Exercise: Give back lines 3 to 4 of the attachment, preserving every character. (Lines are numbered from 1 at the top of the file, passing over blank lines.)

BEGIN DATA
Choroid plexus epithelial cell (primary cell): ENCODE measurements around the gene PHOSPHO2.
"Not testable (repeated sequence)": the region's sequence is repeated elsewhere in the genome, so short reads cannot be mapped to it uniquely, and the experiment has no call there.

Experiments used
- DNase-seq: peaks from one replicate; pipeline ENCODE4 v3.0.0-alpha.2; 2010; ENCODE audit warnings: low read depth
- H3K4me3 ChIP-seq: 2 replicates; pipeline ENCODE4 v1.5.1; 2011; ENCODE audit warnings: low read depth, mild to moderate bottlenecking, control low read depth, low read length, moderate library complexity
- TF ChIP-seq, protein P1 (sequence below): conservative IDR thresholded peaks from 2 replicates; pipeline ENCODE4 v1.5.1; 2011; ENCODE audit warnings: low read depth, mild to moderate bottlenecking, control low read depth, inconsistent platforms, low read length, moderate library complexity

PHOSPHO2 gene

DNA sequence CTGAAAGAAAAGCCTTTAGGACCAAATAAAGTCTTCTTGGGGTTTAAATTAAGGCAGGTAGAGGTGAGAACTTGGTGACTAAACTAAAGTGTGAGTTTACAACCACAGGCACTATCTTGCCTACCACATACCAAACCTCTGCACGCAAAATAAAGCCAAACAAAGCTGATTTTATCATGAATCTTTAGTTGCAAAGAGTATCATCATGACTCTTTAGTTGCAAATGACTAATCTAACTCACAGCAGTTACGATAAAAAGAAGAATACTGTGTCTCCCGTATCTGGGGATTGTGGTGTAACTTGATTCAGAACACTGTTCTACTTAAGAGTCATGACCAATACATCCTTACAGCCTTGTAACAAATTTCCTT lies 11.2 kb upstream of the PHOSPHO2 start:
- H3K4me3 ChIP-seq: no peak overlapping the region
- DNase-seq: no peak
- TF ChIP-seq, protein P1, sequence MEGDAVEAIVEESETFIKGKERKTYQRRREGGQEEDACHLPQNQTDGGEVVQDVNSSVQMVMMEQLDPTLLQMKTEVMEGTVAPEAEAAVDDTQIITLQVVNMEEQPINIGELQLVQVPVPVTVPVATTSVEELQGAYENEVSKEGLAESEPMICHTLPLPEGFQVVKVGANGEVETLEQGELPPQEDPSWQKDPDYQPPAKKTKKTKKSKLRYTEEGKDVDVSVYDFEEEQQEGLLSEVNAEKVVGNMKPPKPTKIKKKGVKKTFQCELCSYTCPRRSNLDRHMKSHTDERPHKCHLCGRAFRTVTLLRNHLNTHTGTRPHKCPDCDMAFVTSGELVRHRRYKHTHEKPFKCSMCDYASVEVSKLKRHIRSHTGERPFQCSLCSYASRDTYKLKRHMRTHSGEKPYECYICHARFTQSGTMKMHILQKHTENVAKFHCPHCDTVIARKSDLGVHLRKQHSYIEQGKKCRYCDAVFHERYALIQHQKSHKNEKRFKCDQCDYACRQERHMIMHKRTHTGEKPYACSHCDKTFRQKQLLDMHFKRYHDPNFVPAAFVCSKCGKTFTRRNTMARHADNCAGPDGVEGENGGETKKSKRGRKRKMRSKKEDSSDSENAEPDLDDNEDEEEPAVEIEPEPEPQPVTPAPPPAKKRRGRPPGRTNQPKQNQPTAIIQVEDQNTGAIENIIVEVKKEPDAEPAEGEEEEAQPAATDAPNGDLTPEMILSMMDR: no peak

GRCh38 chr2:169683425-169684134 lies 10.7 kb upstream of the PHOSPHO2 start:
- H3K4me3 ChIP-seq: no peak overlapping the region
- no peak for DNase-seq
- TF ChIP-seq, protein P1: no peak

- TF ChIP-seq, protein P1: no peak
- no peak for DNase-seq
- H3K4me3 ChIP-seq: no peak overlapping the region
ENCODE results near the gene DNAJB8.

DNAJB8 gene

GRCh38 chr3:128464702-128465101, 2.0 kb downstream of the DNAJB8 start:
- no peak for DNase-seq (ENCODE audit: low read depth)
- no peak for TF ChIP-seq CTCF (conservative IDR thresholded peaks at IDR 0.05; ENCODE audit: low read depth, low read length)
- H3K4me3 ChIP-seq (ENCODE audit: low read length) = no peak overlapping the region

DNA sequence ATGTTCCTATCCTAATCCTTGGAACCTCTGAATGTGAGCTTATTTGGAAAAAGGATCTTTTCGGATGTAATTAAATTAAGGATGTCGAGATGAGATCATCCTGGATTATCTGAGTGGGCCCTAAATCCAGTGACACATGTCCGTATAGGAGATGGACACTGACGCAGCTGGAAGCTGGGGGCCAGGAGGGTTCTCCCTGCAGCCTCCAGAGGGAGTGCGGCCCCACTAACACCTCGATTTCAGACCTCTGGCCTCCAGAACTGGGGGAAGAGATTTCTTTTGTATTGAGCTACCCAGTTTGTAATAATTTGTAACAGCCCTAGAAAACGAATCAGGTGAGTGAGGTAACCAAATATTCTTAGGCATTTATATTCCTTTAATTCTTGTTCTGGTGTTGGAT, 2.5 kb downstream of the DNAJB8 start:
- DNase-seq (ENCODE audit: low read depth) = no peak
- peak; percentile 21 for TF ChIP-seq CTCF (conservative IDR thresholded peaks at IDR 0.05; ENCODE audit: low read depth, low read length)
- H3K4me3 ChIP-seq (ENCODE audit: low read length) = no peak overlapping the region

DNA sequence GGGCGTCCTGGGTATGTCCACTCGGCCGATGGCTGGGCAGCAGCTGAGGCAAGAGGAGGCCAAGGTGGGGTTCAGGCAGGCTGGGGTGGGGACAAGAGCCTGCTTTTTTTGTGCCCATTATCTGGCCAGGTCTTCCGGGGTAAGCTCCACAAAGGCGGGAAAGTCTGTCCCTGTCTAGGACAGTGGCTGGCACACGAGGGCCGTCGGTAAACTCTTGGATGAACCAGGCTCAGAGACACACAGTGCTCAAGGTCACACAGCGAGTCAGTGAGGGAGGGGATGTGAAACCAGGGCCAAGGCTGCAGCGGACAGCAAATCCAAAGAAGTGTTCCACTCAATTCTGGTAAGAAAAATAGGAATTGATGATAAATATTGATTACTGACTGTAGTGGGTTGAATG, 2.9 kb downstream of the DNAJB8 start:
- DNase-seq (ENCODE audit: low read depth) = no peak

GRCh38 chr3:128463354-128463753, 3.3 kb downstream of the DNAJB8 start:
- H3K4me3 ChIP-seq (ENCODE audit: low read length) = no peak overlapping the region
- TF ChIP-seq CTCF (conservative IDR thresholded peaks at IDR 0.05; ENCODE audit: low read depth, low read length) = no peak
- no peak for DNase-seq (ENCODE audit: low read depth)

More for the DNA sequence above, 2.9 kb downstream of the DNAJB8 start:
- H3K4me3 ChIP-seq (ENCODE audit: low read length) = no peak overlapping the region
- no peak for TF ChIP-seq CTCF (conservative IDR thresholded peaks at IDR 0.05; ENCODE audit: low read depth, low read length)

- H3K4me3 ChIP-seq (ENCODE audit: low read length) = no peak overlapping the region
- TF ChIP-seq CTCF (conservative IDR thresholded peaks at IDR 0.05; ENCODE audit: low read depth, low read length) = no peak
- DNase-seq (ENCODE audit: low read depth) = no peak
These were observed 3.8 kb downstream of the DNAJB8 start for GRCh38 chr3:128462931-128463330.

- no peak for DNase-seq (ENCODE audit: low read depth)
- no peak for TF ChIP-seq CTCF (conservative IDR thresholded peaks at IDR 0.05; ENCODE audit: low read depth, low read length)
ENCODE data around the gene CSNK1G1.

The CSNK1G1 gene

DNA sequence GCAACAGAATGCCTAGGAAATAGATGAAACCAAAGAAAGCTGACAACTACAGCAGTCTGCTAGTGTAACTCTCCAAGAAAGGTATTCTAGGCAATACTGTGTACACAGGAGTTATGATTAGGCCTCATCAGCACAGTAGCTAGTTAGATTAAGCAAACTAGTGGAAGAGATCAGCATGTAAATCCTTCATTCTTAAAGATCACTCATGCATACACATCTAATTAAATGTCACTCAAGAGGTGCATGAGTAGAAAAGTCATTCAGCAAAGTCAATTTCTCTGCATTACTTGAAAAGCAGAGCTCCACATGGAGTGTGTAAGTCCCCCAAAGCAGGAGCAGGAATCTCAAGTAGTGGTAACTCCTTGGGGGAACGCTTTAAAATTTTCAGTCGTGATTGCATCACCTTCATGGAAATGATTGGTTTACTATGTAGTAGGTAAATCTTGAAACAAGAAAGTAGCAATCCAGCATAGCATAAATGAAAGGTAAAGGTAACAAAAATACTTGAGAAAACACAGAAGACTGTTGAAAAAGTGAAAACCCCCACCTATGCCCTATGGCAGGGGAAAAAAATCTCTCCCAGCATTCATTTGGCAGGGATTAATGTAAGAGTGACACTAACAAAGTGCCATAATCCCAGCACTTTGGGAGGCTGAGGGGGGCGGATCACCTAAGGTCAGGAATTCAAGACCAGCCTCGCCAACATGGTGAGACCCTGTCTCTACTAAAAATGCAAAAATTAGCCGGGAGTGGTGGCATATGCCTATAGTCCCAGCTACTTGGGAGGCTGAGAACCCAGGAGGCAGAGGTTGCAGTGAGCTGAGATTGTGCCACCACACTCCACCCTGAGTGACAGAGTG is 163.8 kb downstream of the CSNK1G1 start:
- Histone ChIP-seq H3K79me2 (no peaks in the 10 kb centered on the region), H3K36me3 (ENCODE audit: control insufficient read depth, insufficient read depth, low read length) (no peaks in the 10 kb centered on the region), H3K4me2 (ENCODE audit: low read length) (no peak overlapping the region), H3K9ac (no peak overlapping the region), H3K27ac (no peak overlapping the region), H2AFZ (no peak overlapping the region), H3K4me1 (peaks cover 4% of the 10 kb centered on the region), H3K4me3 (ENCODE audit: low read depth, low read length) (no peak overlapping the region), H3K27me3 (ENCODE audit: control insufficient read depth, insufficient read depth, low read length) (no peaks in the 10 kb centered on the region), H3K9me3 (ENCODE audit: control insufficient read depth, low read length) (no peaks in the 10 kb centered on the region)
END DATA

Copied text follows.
Experiments used
- DNase-seq: peaks from one replicate; pipeline ENCODE4 v3.0.0-alpha.2; 2010; ENCODE audit warnings: low read depth